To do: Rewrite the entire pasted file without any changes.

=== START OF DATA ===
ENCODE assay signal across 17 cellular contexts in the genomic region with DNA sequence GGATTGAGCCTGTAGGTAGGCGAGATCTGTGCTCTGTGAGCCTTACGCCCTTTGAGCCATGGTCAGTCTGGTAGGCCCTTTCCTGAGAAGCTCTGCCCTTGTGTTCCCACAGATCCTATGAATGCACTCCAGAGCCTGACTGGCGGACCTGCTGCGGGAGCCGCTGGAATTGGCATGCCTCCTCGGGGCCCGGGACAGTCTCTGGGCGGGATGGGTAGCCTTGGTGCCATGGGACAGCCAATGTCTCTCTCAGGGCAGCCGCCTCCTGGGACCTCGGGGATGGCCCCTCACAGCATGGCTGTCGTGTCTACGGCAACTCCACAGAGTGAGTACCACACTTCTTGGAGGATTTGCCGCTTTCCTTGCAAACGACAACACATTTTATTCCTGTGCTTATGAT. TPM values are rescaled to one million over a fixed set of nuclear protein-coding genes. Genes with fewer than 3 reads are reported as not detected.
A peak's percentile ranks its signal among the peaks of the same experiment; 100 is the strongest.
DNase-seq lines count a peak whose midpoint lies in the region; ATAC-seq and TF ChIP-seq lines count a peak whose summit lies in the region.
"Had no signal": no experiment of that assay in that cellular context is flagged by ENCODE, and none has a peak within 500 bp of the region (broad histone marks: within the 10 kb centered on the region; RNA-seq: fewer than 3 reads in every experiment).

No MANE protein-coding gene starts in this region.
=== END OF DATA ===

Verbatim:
ENCODE assay signal across 17 cellular contexts in the genomic region with DNA sequence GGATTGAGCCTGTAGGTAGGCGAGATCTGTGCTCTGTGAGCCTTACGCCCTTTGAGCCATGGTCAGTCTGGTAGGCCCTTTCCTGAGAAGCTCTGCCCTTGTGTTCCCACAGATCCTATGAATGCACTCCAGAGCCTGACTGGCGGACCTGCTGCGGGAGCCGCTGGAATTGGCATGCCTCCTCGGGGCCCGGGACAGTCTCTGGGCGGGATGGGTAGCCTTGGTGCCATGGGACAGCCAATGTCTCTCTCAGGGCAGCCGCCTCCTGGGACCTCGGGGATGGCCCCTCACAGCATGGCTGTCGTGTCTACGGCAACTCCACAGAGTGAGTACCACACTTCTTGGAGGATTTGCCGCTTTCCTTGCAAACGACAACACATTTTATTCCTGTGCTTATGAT. TPM values are rescaled to one million over a fixed set of nuclear protein-coding genes. Genes with fewer than 3 reads are reported as not detected.
A peak's percentile ranks its signal among the peaks of the same experiment; 100 is the strongest.
DNase-seq lines count a peak whose midpoint lies in the region; ATAC-seq and TF ChIP-seq lines count a peak whose summit lies in the region.
"Had no signal": no experiment of that assay in that cellular context is flagged by ENCODE, and none has a peak within 500 bp of the region (broad histone marks: within the 10 kb centered on the region; RNA-seq: fewer than 3 reads in every experiment).

No MANE protein-coding gene starts in this region.